AI Singapore’s Computer Vision (CV) Hub has worked on several industry projects over the last few years. We found that while the types of CV problems are very varied, many of these projects share repeated code, such as reading from a video or image. In some projects, even pre-trained CV models for object detection and pose estimation can be reused. To save development time for future projects, we decided to build a framework to simplify CV inference workloads. We have greatly benefited from this framework, and today, we are releasing it as an open-source project for you to reap the benefits as well.
We call this framework “PeekingDuck”. The name is a play on these words: “Peeking” in a nod to CV; and “Duck” from duck typing as we are using Python, a dynamically typed language. PeekingDuck is pip-installable and can be run from the command line, or imported into your Python code or Jupyter notebooks.
How PeekingDuck Works
PeekingDuck is a modular framework, with nodes as its building blocks. There are currently 5 categories of nodes as shown below:
Different nodes can be bundled together to form a pipeline, where the output of one node will be the input to another. In the example below, 4 nodes form a simple object detection pipeline. The input.live node reads from a webcam and produces “img” or image, passing it to the object detection model.yolo node, which predicts “bboxes” or bounding boxes.
The essence of CV are the CV models. Thus, we’ve bundled a few pre-trained object detection and pose estimation model nodes with PeekingDuck, which can be used right away. We included these first as they can be used to tackle a wide range of CV problems, and will be adding more model nodes to PeekingDuck over time.
Solving Real-World Problems
At CV Hub, we are focused on extending CV models to solve real-world problems. This is where PeekingDuck really shines – we combine different model, dabble and draw nodes to solve use cases such as:
- Social distancing, which was deployed in HP Inc’s factory floors in 2020 to ensure safety of their employees
- Zone counting, which has many applications such as assessing crowd density and retail analytics
- Group size checking, which helps ensure that group limits of social gatherings are adhered to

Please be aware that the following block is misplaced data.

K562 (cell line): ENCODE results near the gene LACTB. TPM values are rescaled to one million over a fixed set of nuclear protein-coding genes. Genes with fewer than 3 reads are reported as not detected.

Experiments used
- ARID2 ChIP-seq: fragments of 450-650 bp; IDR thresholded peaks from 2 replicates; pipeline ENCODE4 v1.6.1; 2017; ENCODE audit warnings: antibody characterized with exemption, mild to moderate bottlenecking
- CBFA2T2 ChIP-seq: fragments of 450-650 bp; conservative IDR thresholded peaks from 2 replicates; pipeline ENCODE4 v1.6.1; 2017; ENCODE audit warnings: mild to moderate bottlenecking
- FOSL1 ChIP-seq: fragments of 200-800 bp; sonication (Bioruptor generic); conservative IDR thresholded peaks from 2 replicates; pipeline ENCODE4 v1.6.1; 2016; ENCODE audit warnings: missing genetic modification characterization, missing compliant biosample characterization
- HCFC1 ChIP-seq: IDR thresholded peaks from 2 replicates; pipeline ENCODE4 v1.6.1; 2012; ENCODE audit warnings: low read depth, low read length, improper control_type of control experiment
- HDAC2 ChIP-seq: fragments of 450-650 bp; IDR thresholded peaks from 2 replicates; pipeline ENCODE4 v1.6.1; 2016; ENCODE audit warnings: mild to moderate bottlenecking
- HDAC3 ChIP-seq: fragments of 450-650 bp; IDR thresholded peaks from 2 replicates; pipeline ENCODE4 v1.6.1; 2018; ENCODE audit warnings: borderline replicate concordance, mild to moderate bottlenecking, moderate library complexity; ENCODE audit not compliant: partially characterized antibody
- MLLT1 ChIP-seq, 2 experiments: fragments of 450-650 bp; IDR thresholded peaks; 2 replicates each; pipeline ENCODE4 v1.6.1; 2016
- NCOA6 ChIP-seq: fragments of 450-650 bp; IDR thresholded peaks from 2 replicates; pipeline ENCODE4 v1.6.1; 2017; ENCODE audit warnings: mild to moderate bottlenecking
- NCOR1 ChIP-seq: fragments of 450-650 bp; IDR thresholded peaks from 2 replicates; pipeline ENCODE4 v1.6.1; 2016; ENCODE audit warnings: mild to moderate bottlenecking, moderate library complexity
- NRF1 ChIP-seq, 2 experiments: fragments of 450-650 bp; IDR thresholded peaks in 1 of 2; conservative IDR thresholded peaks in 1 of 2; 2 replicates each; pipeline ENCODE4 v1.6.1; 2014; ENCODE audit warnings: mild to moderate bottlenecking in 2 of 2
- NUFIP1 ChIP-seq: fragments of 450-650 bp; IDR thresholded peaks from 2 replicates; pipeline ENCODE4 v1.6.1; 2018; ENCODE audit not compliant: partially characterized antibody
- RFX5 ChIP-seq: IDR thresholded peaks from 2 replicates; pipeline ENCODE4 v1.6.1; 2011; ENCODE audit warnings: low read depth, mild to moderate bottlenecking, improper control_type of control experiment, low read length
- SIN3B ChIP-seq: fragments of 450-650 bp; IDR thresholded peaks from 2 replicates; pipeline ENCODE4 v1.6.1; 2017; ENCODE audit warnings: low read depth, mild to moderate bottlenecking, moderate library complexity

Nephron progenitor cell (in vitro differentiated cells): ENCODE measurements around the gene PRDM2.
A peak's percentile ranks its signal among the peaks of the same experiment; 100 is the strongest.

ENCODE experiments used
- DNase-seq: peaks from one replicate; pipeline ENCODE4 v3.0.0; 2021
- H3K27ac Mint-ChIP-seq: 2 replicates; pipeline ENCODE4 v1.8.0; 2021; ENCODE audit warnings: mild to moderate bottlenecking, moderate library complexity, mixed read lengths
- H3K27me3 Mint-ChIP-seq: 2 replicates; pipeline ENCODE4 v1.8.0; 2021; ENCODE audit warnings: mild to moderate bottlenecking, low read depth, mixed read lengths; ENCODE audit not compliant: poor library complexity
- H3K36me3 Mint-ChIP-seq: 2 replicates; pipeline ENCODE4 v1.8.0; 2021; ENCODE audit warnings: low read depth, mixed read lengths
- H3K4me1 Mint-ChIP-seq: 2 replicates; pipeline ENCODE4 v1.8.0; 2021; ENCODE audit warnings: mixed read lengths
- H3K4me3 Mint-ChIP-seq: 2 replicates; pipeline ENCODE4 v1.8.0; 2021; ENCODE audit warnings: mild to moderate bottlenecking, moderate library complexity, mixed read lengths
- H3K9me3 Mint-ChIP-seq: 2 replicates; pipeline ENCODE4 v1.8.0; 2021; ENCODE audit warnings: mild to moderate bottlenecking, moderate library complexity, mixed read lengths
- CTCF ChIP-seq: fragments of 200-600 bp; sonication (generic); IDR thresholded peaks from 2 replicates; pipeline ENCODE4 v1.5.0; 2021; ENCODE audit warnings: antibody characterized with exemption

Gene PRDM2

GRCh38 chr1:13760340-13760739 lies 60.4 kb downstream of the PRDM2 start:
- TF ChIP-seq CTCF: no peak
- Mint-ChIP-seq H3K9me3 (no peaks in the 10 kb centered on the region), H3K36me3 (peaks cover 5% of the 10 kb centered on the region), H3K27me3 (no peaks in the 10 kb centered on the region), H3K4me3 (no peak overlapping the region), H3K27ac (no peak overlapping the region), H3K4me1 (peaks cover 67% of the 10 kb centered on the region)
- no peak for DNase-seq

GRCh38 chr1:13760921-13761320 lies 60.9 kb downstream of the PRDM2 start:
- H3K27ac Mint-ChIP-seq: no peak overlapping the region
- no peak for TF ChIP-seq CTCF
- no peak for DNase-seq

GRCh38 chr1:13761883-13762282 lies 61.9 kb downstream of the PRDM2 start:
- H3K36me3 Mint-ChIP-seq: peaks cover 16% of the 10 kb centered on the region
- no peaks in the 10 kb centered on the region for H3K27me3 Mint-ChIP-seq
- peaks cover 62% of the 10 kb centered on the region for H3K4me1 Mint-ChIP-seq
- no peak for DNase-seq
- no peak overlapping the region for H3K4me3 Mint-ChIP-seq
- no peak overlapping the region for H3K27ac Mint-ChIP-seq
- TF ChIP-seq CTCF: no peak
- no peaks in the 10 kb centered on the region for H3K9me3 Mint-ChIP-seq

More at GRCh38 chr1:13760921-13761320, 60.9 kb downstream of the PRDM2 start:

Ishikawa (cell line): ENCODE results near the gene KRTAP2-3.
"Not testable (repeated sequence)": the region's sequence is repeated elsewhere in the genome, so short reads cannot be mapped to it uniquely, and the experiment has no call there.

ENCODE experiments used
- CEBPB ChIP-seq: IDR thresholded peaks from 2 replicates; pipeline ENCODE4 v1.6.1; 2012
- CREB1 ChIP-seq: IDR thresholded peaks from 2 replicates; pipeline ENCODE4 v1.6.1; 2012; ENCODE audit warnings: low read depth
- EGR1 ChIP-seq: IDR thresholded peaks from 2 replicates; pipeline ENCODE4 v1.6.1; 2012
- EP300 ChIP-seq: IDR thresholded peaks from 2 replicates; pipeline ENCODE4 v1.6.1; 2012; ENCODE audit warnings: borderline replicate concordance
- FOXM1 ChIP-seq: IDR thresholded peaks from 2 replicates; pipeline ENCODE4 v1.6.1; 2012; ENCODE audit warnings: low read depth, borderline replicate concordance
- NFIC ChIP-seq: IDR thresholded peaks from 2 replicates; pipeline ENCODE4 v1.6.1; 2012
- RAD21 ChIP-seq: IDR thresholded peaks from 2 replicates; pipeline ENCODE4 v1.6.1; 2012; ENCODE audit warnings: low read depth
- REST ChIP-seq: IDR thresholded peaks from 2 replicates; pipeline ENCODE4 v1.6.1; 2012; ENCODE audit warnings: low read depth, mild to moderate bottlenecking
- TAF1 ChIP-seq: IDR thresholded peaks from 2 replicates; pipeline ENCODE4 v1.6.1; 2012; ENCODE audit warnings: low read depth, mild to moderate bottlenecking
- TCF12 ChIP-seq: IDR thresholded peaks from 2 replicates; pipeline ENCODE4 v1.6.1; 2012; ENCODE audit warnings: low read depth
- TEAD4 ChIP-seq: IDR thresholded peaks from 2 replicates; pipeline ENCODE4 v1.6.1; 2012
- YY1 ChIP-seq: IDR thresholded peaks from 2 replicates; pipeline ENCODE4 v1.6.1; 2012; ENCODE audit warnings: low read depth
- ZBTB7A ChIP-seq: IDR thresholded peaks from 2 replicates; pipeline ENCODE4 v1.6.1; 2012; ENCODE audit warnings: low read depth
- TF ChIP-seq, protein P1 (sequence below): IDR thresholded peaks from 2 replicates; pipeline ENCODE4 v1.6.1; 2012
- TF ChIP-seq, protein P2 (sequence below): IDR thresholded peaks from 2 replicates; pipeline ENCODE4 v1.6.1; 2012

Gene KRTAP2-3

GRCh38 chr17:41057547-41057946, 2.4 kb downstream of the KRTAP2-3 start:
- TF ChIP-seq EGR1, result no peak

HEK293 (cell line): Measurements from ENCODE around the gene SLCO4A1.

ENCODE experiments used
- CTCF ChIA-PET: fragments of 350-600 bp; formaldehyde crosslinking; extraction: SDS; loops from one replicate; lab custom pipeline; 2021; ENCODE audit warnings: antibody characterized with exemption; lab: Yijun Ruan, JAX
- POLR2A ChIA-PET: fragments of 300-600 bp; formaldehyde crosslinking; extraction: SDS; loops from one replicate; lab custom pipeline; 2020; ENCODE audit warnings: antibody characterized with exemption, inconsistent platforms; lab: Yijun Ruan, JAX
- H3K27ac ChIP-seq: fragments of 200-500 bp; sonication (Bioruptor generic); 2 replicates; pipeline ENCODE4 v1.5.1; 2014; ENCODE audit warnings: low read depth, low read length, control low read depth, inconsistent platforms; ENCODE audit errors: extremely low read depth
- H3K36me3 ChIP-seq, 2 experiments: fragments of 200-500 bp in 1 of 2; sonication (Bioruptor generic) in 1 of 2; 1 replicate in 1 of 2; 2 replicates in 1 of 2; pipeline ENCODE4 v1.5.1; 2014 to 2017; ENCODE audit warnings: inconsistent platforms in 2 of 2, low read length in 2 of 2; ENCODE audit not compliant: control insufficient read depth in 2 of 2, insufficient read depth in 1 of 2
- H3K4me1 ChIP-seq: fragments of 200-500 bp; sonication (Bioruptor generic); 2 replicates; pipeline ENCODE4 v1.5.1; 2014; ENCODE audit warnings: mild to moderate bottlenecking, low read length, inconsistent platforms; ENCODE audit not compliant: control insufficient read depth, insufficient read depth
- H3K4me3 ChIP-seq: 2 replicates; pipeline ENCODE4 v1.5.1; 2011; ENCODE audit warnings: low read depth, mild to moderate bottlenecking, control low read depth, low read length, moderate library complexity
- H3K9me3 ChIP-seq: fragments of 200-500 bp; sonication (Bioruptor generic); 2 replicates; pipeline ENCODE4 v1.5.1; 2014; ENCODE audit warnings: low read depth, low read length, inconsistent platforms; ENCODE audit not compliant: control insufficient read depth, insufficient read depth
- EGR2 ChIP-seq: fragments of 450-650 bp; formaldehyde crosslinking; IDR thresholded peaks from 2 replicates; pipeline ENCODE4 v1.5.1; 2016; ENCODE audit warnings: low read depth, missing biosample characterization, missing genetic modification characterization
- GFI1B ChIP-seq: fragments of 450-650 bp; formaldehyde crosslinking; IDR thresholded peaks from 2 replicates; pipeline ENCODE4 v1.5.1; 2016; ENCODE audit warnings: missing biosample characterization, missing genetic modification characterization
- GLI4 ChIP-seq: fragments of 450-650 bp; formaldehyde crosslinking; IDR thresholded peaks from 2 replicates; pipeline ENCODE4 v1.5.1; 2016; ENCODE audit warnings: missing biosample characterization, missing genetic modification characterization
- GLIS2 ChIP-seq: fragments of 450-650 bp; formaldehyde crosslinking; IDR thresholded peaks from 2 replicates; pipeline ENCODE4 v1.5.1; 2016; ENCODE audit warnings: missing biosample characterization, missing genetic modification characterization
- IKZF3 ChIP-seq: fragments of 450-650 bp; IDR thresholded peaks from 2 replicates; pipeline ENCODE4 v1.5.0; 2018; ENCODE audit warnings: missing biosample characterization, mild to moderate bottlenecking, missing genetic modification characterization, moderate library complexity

- Object counting, which can be used to count “objects” such as humans, vehicles, animals
We recognise that many CV problems are unique, and customisation is required. For example, you may need to take a snapshot of a video frame, and post it to your API endpoint; perhaps you have a model trained on a custom dataset, and would like to use PeekingDuck’s input, draw, and output nodes. PeekingDuck addresses this by allowing you to create your own custom nodes, and use them in conjunction with our existing nodes.
As CV continues to have new developments, we are committed to maintaining and updating PeekingDuck to ensure that it stays relevant. We will also continue to add new features – in fact, we are already working on new model nodes and use cases to be released in a few months. You are welcome to use our Community page to suggest potential problems that could be solved by CV, and we will consider building nodes to solve it, if viable.
As a final case study, we recently embarked on a project with Genesis Gym to use CV to provide coaching feedback for exercises. We paired custom models and coaching heuristics with existing PeekingDuck nodes, and deployed the solution on Google Cloud, all within a challenging time frame. We found that using PeekingDuck greatly cut down our development time and made our code easier to debug – and we hope that it would help you as well.
Find Out More
To find out more about PeekingDuck and start using it, check out our documentation below:
- GitHub repository: https://github.com/aimakerspace/PeekingDuck
- Read the docs page: https://peekingduck.readthedocs.io/en/stable/
Update : We hosted a Zoom webinar on August 26 to share and answer questions on PeekingDuck. You can view the recording below.